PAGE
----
And no matter how much poverty el Chapo suffered in his childhood due to the crimes promoted by the US policies in Mexico, not every poor person chooses a life of criminality nor develops the most callous lack of compassion for human life as a way of coping with the past. Poverty is an excuse for violence by criminals. Criminal behavior is a choice, for  the poor person or for the corrupt elite who engage in it.

Who to Blame for the Drug Problem

El Chapo is not the cause of the drug problem, and even if he is killed, the problem will continue. In that he is right. Nor are governments the cause of the problem. The problem is with human choices and attitudes. Governments are formed by people, governments are not impersonal bodies. The solution to the drug problem is in considering why people value the things they do, like money and power, more than social well-being for all. We must hold our politicians personally  accountable for their crimes.

The middle path would entail for us personally to pause and consider this:

Why is it so difficult to see that, when the bank in which you make your financial transactions is laundering money to el Chapo and other cartels, you have no problem continuing doing your banking  business with that same bank?

The web of connections that form the social drug problem has many paths, but it all starts with ‘me’. We all are part of the problem, some with more weight than others. I think that’s what Sean Penn want us to consider.

What Did Sean Achieve?

Mr. Penn only achieved, in my view, to stir the wasps by taking the other extreme side of the issue, the side of el Chapo, justifying his ‘business’. In doing so, he forces people to focus on el Chapo’s bad deeds and blame only him, the individual, because there is no way most of the people is going to understand that governments, ours and global, are part of the drug problem. Most people trust their governments, they are unaware of the behind-the-curtain transactions between drug cartels and their governments (who remembers Contra-gate?) and they don’t want to see it! They will point only at cartel lords and defend their governments.

People will point at these drug lords beheading  people and hanging the heads in public to intimidate. We don’t see governments doing that (of course not, they show more finesse, they send others to do it and call it ‘war against terror’ in the nations we are occupying.) People see the government as something impersonal, and at the same time as a body representing  the people; the people are not going to blame themselves. It’s pure psychology.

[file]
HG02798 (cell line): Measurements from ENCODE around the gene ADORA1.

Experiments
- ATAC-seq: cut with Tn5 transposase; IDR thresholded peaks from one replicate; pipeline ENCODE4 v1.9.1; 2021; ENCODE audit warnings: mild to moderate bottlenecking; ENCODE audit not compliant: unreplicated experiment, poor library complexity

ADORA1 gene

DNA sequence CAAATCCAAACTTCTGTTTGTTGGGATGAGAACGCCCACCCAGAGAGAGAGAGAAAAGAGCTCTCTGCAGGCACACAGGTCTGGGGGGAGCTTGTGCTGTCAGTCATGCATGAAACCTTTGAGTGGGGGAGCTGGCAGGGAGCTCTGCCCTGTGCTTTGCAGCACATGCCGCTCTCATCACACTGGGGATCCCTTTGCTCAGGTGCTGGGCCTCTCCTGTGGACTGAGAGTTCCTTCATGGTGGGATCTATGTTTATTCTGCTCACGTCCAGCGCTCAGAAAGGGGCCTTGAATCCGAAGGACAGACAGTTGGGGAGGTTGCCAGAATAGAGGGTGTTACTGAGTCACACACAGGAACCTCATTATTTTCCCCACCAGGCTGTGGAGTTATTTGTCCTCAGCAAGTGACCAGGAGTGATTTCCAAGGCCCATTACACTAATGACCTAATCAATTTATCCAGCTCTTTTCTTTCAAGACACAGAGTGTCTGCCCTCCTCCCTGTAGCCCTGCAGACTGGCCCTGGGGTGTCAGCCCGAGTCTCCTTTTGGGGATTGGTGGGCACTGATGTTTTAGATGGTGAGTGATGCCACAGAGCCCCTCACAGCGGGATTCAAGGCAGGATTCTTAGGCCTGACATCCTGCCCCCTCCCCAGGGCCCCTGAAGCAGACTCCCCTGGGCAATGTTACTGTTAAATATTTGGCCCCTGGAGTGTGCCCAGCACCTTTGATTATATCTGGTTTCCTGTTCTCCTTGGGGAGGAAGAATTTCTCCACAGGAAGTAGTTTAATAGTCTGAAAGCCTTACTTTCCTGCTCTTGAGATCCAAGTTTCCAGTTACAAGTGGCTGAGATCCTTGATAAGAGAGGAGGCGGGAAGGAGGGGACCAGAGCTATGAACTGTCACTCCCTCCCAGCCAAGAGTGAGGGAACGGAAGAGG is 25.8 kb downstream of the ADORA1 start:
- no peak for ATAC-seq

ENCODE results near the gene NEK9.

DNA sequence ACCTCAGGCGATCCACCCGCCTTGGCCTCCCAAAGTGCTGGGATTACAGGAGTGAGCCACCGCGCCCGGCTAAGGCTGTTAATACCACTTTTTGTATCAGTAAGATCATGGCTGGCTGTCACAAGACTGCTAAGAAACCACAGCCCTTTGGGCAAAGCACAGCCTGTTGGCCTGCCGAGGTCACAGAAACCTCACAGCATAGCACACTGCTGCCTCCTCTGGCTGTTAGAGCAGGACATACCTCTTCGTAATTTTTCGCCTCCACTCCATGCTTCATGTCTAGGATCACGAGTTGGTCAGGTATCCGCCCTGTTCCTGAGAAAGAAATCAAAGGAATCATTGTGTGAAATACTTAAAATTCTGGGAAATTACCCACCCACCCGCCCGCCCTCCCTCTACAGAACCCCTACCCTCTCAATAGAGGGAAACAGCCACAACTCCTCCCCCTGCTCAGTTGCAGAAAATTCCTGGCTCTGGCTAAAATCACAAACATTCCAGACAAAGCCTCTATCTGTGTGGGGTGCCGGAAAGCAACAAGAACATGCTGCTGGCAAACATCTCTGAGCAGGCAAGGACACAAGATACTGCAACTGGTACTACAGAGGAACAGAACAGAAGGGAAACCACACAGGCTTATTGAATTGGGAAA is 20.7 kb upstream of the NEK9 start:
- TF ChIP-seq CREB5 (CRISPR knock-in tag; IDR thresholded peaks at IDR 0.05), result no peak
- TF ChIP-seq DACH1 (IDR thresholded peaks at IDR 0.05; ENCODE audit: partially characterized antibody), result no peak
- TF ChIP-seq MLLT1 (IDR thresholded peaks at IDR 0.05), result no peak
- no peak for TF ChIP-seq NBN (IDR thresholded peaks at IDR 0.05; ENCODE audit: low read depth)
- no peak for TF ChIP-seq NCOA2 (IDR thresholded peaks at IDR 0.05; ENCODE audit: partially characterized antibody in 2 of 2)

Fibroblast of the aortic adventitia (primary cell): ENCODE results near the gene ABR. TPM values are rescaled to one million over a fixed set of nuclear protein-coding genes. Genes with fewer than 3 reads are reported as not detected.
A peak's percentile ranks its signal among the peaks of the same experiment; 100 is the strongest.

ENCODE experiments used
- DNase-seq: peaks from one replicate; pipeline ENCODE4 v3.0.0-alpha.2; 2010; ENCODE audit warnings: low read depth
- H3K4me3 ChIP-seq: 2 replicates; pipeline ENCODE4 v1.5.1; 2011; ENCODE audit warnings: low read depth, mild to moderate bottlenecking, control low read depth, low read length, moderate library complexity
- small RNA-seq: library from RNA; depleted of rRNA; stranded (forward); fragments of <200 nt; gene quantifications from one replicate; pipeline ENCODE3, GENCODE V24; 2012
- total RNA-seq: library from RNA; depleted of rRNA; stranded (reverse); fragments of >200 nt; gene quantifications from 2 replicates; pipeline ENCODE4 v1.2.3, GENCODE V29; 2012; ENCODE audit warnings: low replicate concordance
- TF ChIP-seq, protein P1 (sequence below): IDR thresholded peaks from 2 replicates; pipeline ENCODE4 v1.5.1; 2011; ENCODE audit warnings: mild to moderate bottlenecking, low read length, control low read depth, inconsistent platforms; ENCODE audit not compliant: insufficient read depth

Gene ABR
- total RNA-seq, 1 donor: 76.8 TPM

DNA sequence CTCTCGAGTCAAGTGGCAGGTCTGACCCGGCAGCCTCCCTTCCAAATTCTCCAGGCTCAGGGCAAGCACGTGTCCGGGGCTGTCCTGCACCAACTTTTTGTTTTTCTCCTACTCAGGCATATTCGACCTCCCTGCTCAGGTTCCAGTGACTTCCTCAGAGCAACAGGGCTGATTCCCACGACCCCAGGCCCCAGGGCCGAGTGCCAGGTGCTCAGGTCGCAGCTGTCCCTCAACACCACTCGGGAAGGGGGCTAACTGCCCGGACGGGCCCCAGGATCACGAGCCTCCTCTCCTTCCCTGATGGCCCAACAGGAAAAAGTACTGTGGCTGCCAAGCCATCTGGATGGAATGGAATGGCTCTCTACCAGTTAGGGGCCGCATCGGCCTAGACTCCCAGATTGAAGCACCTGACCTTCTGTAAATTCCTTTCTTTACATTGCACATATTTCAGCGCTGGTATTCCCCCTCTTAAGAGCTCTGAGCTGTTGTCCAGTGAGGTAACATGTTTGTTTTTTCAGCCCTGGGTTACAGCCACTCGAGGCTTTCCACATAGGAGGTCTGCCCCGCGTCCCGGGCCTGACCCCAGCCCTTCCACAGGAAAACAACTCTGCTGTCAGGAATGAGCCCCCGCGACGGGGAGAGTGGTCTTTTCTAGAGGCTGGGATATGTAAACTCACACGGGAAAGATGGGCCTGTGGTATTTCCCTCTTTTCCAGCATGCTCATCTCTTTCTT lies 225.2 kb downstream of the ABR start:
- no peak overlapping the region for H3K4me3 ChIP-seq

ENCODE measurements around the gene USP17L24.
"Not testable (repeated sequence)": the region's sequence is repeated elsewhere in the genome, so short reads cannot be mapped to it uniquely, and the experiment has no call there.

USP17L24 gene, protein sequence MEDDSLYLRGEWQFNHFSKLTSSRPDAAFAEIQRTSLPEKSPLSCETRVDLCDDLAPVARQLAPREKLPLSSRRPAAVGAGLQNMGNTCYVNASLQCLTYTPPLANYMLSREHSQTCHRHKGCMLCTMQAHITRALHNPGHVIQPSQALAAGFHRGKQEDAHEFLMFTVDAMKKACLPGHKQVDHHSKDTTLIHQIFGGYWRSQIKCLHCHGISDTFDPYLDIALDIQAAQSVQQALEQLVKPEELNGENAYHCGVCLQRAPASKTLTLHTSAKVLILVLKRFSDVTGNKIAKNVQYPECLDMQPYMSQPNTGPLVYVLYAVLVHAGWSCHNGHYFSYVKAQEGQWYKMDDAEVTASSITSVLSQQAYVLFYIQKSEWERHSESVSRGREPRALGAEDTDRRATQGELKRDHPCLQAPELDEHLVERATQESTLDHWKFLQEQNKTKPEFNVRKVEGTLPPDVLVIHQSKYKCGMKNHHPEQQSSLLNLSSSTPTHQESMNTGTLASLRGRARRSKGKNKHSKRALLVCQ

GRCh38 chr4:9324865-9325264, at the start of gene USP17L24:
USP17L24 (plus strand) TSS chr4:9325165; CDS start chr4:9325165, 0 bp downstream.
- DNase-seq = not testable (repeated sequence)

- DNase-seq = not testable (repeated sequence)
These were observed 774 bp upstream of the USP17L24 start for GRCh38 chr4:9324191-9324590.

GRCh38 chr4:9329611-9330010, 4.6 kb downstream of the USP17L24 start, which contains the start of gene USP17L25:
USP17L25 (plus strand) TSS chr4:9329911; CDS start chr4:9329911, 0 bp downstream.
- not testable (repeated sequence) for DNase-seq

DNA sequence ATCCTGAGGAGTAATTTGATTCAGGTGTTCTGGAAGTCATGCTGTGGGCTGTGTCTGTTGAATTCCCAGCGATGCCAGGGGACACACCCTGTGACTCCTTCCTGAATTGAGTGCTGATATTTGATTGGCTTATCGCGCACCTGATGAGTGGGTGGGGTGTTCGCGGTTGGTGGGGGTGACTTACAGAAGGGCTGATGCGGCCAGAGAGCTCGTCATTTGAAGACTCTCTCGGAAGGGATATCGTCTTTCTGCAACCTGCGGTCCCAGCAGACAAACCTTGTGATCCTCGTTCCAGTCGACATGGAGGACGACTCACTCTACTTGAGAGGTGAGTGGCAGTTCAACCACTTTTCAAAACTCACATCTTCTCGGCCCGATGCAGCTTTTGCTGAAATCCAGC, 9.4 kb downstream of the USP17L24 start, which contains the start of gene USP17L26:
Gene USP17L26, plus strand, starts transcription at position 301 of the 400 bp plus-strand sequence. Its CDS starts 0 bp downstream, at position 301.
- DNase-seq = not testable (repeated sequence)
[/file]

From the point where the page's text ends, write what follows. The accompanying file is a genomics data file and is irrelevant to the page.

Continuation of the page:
The connections Sean tried to make between American policies on drugs and el Chapo got lost with the perception that he is not an impartial witness.

Sean’s Missed Middle Path

The middle path would have been for Mr. Penn to make a movie (his expertise) or a documentary and show in it the connections and relations he is trying to make in the article. The middle path entails not taking sides, but showing where the problem is: the drug problem encompasses every aspect of our social lives: government policies, personal choices, etc. I know, it’s hard not to take sides, but, when you have the means and the intellect, you can afford to try better. As an example, Sean Penn made, in my view, the best 9/11 short film I have seen: heartfelt and political without screaming it, and effective in delivering the message. He can still do something this good with the many facets of the drug problem.

Mr. Penn can do better next time. The conversation is not going the way he wanted.

He better hurry up before el Chapo changes his mind about him.

 

 

 

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This entry was posted in Buddhism in the Movies, Politics, Social Violence and tagged , . Bookmark the permalink.